Wairarapa: A glass beneath the totara

By Sharon Lundy

Great food and wine - and no rowdies - make the day for Sharon Lundy.

Festivalgoers in Wairarapa are spoiled for choice. Photo / Philip Merry
Festivalgoers in Wairarapa are spoiled for choice. Photo / Philip Merry

Organisers of the Wairarapa Wines Harvest Festival have nailed the formula for a relaxing day enjoying the region's wares which the whole family can enjoy - and not a bouncy castle in sight.

They settled for some ancient, towering totara and kahikatea trees off the beaten track on the banks of the Ruamahanga River near Masterton, added live music, matched wine and food and restricted ticket sales.

And just like that, they created a wine festival without the ugly scenes which have marred some of its bigger cousins.

The weather in the region is usually guaranteed to be nice in March but even the Wairarapa suffered this summer.

However, the weather came right for the festival and the 600-1000-year-old trees provided a natural canopy for revellers.

The festival has been running for six years and this year's 2200 tickets were quickly snapped up.

Sixteen Wairarapa Wineries showcased their wines from the Gladstone, Masterton and Martinborough area, and food came from nine local eateries.

Offerings included an alpaca pie from Greytown's Wakelin House and Wairarapa wild duck sausage rolls from Bar Salute, also a Greytown favourite, and decadent white chocolate and mixed berry panna cotta from Carterton's Cornucopia.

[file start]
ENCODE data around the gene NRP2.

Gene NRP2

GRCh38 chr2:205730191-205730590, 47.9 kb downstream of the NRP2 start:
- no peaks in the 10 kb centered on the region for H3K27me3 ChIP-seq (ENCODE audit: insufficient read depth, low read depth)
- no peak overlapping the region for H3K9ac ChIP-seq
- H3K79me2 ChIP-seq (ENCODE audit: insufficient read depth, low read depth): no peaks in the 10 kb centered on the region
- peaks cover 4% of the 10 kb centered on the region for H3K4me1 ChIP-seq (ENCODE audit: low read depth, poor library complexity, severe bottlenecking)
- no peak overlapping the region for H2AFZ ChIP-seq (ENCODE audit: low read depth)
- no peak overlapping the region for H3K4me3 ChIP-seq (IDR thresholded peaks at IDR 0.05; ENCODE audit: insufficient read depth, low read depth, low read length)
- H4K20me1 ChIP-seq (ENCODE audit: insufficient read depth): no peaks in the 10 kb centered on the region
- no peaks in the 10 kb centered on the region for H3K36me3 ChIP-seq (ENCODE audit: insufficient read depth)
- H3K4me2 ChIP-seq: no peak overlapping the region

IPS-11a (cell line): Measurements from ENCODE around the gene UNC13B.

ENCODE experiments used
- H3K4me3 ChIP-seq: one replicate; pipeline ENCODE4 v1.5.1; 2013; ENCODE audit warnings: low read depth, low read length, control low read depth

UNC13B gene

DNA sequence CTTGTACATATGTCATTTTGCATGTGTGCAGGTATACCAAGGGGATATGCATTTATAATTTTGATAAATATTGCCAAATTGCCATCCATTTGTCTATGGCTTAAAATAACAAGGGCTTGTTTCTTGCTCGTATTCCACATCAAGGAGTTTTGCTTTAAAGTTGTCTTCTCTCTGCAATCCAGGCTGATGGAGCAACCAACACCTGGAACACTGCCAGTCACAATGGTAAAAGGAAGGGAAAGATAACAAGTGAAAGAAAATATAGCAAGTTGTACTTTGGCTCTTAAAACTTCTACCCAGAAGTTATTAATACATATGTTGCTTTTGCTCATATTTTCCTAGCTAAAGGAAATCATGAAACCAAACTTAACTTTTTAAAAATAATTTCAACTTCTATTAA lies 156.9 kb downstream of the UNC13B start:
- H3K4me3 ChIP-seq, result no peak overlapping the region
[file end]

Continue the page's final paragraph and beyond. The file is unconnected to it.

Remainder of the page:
A food and wine matching competition featured for the first time this year, judged by Cuisine magazine food editor and MasterChef judge Ray McVinnie and John Saker, Cuisine's wine editor.

Saker described the judging task as a "gastronomic pleasure, but not an easy task, which is exactly how it should be.

"Ray and I enjoyed the diversity you brought to the table, from both food and wine."

They awarded top prize to Wazoo Pizza's parma ham, mushroom, olive, rocket and mozzarella pizza matched with Shubert Wine's Syrah 2009, saying it combined "quiet harmony on the food side with a robust but perfectly pitched wine".

For us, it seemed a perfect day for rose and the 2011 Blairpatrick Estate Rose hit the spot while we lounged around listening to the live bands.

All were great but, as is often the way, it was the Irish tunes of the Shenanigans which had the crowd on their feet.

Event organiser Liz Pollock described the festival as the "quintessential New Zealand party combining great food, wine and entertainment with a family picnic day out in a spectacular country, riverside setting".

She'd be right.


Food and wine: Tickets for next year's Wairarapa Harvest festival go on sale through Ticketek in November.

Getting there: Air New Zealand has direct flights from Auckland to Masterton.

Where to stay: Peppers Parehua is in New York St West, Martinborough.

Further information: See wairarapanz.com.

Sharon Lundy visited the Wairarapa with assistance from Destination Wairarapa and Peppers Parehua Martinborough.

- NZ Herald

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